In the early 1600s, the time that “Hamlet” was written, the themes of power politics related to the domestic would have been far more relevant to the audience as at this time, these two themes intertwined particularly within the monarchy which is hereditary meaning that the power comes from family. Again this link is demonstrated by James I’s 1603 speech to Parliament where he stated that he was “the Husband and the whole Isle [his] lawful wife” showing the domestic view of many political relations and also the idea of James I as a husband ruling over his country which was his wife.
This also brings in another theme of power plays in Hamlet being demonstrated by patriarchal dominance, such as the power Polonius has over Ophelia. We also see the power of men on their families as a whole and how characters us their family links and loyalties to gain power. Throughout “Hamlet” we see a number of sons avenging their fathers’ deaths, including old and young Fortinbras, Laertes and Polonius and old and young Hamlet.
These draw attention to the domestic tragedy element of “Hamlet” and as to whether Hamlet seeks revenge for his father’s death due to his love for his father or because of his duty to him and the power Old Hamlet’s ghost has over Hamlet. When we see Hamlet speaking to the Ghost of Old Hamlet, it seems to be a close relationship with Old Hamlet expressing concerns for his son, stating “taint not the mind” suggesting that Hamlet should not allow the act of revenge to “taint” his morality.
This is a bizarre ask from Old Hamlet as murder will undoubtedly affect Hamlet’s sense of morality. However, within their conversation, Hamlet’s obligation to avenge his father is also made apparent by the ghost himself who tells Hamlet that after hearing what he has to say, Hamlet will be “bound” to revenge. The word “bound” shows how Hamlet’s father expects Hamlet to avenge him and believes this is what he should do, showing Old Hamlet’s power over his son as this is what he eventually does.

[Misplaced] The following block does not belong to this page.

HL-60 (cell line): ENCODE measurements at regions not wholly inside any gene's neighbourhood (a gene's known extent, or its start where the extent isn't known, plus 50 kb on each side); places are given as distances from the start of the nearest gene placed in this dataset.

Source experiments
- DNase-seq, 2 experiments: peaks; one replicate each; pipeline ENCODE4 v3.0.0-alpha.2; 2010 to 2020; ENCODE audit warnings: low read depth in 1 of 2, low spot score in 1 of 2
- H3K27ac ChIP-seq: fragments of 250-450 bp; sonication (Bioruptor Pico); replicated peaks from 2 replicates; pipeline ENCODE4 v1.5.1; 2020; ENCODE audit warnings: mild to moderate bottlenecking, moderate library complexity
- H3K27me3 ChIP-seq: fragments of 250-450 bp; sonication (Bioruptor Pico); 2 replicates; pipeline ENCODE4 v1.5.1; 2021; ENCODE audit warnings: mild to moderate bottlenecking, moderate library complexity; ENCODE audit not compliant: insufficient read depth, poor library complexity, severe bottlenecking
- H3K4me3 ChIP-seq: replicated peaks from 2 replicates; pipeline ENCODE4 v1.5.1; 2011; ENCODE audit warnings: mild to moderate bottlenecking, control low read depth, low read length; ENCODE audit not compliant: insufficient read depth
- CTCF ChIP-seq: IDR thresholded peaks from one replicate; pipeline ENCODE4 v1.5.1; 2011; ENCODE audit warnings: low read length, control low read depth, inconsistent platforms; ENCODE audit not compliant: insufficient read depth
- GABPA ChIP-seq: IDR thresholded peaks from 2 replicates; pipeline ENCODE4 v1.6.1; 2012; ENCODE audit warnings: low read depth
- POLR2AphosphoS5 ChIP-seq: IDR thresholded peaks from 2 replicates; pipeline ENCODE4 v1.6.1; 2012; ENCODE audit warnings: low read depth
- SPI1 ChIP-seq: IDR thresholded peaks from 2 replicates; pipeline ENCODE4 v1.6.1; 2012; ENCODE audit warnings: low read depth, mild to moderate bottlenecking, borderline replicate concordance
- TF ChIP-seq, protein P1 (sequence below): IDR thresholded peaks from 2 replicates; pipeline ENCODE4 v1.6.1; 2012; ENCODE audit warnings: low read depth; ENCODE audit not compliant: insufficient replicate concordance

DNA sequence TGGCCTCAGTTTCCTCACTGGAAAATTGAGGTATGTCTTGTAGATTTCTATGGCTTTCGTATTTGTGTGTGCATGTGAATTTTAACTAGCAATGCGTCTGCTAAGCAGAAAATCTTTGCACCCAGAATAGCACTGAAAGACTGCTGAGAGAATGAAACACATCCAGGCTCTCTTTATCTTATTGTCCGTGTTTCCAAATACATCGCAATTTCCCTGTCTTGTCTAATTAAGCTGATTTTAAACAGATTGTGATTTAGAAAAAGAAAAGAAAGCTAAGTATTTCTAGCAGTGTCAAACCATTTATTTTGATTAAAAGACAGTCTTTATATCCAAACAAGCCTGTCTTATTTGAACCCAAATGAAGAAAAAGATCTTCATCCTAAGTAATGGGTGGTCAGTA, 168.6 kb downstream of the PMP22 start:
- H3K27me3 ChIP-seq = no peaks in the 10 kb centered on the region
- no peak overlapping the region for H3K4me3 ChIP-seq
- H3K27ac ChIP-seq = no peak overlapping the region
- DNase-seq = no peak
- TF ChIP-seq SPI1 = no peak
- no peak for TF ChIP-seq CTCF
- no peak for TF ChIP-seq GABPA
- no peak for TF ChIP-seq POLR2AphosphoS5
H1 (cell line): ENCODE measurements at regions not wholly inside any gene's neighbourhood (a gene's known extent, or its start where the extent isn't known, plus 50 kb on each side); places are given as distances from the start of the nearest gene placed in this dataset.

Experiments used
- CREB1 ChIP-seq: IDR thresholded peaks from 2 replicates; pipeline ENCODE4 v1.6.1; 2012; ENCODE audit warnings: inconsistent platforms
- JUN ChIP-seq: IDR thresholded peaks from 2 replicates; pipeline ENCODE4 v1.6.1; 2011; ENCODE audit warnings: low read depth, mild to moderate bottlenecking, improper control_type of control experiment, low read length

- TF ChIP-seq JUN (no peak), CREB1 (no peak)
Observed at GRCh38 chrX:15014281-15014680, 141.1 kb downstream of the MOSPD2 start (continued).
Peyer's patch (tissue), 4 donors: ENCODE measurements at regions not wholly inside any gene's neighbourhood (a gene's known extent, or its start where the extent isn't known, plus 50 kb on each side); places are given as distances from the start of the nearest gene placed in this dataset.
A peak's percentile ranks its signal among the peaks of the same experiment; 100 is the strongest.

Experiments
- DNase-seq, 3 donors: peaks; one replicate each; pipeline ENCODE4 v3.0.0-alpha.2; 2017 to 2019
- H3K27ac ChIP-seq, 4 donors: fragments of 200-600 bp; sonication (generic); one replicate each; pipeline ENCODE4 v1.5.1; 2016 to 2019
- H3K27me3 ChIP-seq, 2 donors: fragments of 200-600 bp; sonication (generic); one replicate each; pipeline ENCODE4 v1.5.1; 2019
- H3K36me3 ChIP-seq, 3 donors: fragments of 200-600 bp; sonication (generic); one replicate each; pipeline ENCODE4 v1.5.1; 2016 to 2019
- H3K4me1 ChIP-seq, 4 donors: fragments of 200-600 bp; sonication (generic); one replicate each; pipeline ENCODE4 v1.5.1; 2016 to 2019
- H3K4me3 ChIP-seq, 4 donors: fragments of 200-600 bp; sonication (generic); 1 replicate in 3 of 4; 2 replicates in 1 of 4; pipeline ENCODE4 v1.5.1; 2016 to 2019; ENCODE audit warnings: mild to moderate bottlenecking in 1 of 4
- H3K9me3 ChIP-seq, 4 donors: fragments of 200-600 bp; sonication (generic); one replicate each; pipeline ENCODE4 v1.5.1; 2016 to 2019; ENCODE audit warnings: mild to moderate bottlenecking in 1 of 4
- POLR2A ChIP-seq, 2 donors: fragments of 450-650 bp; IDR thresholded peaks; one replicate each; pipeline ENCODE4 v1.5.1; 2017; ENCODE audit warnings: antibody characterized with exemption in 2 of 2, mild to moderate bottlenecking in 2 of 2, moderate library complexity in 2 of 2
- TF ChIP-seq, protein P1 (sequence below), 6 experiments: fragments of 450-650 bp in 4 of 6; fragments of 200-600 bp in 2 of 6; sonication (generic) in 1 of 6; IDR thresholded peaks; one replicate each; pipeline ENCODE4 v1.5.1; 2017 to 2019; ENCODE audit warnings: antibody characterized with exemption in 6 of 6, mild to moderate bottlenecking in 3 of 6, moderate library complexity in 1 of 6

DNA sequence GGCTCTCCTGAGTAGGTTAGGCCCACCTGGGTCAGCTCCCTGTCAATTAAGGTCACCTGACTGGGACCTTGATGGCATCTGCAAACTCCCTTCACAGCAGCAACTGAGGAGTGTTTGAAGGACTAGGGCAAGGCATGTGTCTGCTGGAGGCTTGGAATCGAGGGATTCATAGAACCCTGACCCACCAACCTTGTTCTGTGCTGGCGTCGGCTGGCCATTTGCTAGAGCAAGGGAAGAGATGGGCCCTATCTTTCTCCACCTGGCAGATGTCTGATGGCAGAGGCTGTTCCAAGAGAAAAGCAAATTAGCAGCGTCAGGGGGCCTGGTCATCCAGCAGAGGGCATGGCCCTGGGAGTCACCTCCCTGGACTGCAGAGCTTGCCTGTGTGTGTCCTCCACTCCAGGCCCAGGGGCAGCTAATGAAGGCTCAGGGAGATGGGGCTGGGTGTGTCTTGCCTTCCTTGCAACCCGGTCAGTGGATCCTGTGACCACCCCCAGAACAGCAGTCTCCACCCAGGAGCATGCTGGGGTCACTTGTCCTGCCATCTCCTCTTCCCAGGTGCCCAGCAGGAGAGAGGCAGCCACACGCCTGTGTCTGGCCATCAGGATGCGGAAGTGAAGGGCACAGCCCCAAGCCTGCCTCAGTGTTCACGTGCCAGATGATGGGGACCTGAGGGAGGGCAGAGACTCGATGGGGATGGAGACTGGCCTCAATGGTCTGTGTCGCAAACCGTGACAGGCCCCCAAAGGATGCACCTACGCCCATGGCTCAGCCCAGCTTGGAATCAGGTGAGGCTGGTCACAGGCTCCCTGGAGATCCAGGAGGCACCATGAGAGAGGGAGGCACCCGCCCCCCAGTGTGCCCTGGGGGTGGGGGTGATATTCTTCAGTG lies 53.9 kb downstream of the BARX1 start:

We also see Old Hamlet’s dominance in a number of other ways including the fact that he dominates the conversation and his physical dominance as he has been described as a “valiant” man who “smote” his rivals, which contrasts to what we see of Hamlet, who is a scholar relying more upon his brain than his ability to fight. This dominance is finally shown when Hamlet is warned not to go with the ghost but ignores his friends’ advice and states that he “will follow it”.
We also see the power of the father in the relationship between Polonius and his two childrea: Laertes and Ophelia. We see Polonius telling his children how to behave and to “give thy thoughts no tongue”, and yet, ironically, Polonius appears to have a compulsive need throughout the play, giving out a large amount of nonsensical advice and opinions. To add to this irony, Polonius tells them “to thine own self be true”, as all he does is advise and tell people how to behave, this works to somewhat ridicule Polonius’ skills as an advisor.
However, Ophelia must still listen to him as in the 17th century, the daughter was effectively the property of the father until she was married and thus must accept what her father said, as seen when Ophelia says, “I shall obey, my lord”. This obedience opens up Ophelia to be used as a political pawn by Polonius in his own efforts to gain favour and thus power with the King. This manipulation of Ophelia by Polonius suggests that Shakespeare’s play is a commentary of power politics as it infers much about the Renaissance court and its workings, criticising it.
Furthermore, we see the male dominance that Laertes has over his sister, Ophelia, however, unlike Polonius, he does not seem to use this to his advantage or to gain power. He warns Ophelia away from Hamlet as “on his choice depends the safety and health of this whole state”. At this time, powerful families commonly used marriage as a means of forging tactical, political or social allegiences, once again linking the personal to the political.
However, while Laertes has power over Ophelia, it doesn’t appear to be for his own advantage as it is the case with Polonius, thus suggesting that his concerns are genuine and out of love for his sister. As a result, it strengthens the interpretation of Hamlet as a domestic tragedy. To conclude, I believe that in many of the relationships in “Hamlet”, there is a mix of power politics and domesticity with characters using their families as a means of gaining power or using their power to get what they want. All of these contribute to making the line between power plays and domestic relationships more unclear.